• 📌Day 1009: A federal judge directed the Justice Department to hand over Robert Mueller’s secret grand jury evidence to the House Judiciary Committee, which Attorney General William Barr has withheld from lawmakers. U.S. District Judge Beryl A. Howell rejected the Trump administration’s claim that the impeachment probe is illegitimate, saying the material could help the House Judiciary Committee substantiate “potentially impeachable conduct” by Trump. The materials must be disclosed by Wednesday. (New York Times / Washington Post / Wall Street Journal / NBC News / Politico)

  • 📌 Day 1012: The Trump administration appealed a judge’s ruling requiring the Justice Department to give the House Judiciary Committee grand jury material related to Robert Mueller’s report. Chief Judge Beryl Howell’s ruling granted the Judiciary Committee access to portions of Mueller’s report and underlying grand jury information that were redacted. (Politico / CNBC)

  • 📌 Day 1033: The House is investigating whether Trump lied to Robert Mueller. Former Trump deputy campaign chairman Rick Gates testified in last week’s trial that Roger Stone spoke with Trump in a July 2016 phone call, and that Trump then told Gates that “more information would be coming.” Trump, however, told Mueller in written answers that he did not recall discussing WikiLeaks with Stone. The House Judiciary Committee is seeking grand jury testimony from the redacted version of Mueller’s report into Russian meddling in the 2016 election. House General Counsel Douglas Letter told a federal appeals court that investigators have an “immense” need for the material, because it will help House members answer the question, “Did the president lie? Was the president not truthful in his responses to the Mueller investigation?” (CNN / Washington Post / New York Times / Axios / Associated Press / Politico)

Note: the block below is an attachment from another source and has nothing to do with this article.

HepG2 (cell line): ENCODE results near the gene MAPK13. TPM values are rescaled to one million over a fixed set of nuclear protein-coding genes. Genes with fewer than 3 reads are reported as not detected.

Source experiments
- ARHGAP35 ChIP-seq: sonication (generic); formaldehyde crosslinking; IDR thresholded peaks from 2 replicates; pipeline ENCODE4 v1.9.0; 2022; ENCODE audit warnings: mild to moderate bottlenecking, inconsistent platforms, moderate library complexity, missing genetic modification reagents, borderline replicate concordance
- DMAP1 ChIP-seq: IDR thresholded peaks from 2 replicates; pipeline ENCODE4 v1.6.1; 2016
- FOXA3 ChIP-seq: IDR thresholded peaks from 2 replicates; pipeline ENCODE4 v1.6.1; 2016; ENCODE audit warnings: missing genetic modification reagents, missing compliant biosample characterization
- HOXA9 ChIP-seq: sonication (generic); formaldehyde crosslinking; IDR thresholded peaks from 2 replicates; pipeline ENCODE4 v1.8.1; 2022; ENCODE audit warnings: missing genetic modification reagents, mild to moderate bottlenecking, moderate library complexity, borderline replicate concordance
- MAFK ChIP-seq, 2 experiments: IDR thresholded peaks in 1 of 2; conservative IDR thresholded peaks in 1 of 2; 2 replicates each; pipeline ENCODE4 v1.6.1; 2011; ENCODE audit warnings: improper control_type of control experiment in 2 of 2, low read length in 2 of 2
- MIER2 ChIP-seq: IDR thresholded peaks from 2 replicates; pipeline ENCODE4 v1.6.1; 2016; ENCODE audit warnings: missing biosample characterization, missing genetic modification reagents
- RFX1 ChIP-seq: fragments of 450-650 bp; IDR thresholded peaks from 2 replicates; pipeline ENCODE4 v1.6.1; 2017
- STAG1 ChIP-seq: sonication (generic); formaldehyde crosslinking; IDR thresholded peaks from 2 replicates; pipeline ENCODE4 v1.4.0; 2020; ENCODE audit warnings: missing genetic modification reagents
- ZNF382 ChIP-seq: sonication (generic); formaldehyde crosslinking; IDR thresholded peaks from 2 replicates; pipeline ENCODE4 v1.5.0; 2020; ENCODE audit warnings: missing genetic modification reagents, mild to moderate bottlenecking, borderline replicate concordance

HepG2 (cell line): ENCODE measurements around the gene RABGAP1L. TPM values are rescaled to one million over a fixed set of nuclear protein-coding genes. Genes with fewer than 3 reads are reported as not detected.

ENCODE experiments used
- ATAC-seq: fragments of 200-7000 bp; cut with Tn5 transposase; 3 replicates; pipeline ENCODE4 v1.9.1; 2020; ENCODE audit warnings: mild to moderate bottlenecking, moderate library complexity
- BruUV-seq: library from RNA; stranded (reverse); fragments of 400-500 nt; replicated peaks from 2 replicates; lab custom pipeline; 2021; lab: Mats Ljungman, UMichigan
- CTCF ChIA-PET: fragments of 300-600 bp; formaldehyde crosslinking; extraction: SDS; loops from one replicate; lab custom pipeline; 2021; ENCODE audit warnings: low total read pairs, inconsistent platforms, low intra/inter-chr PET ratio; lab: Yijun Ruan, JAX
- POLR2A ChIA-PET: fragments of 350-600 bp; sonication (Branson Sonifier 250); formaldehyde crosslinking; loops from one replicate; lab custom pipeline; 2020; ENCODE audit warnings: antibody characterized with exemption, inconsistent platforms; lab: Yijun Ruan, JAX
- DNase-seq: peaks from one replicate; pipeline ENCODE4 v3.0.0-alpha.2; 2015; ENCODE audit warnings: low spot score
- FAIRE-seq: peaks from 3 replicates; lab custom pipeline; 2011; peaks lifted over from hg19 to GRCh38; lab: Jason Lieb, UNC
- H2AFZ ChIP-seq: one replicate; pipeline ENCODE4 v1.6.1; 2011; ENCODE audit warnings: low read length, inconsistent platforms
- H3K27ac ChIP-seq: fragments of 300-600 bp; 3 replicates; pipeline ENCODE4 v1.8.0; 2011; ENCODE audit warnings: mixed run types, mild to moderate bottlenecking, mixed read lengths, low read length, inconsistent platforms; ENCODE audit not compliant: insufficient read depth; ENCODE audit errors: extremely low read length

• 📌 Day 1061: The House told a federal appeals court that it still needs access to Robert Mueller’s confidential grand jury information for use in the impeachment proceedings. The House argued that the grand jury information allegedly contains “certain redacted materials [that] pertain to a Trump Campaign member’s dealings with Ukraine, and bear on whether the President committed impeachable offenses by soliciting Ukrainian interference in the 2020 Presidential election.” (CNN)

7/ Russia is – again – trying to stoke racial tensions as part of its effort to influence November’s presidential election. According to officials briefed on recent intelligence, Russian intelligence services have prodded white nationalists to spread and amplify hate messages while also trying to push black extremist groups toward violence in an effort to foster a sense of chaos in the United States. (New York Times)

  • Trump’s acting director of national intelligence declined to meet with Congress for a briefing on foreign election threats. Richard Grenell said he was apprehensive about his preparedness to address questions about intelligence assessments that Russia is again interfering in U.S. politics. (Washington Post)

8/ Blackwater founder Erik Prince worked with Project Veritas to recruit former U.S. and British spies to infiltrate Democratic congressional campaigns. Project Veritas is a conservative group that uses hidden cameras and microphones for sting operations on news organizations, Democratic politicians, and liberal advocacy groups. Prince is the brother of Education Secretary Betsy Devos. (New York Times)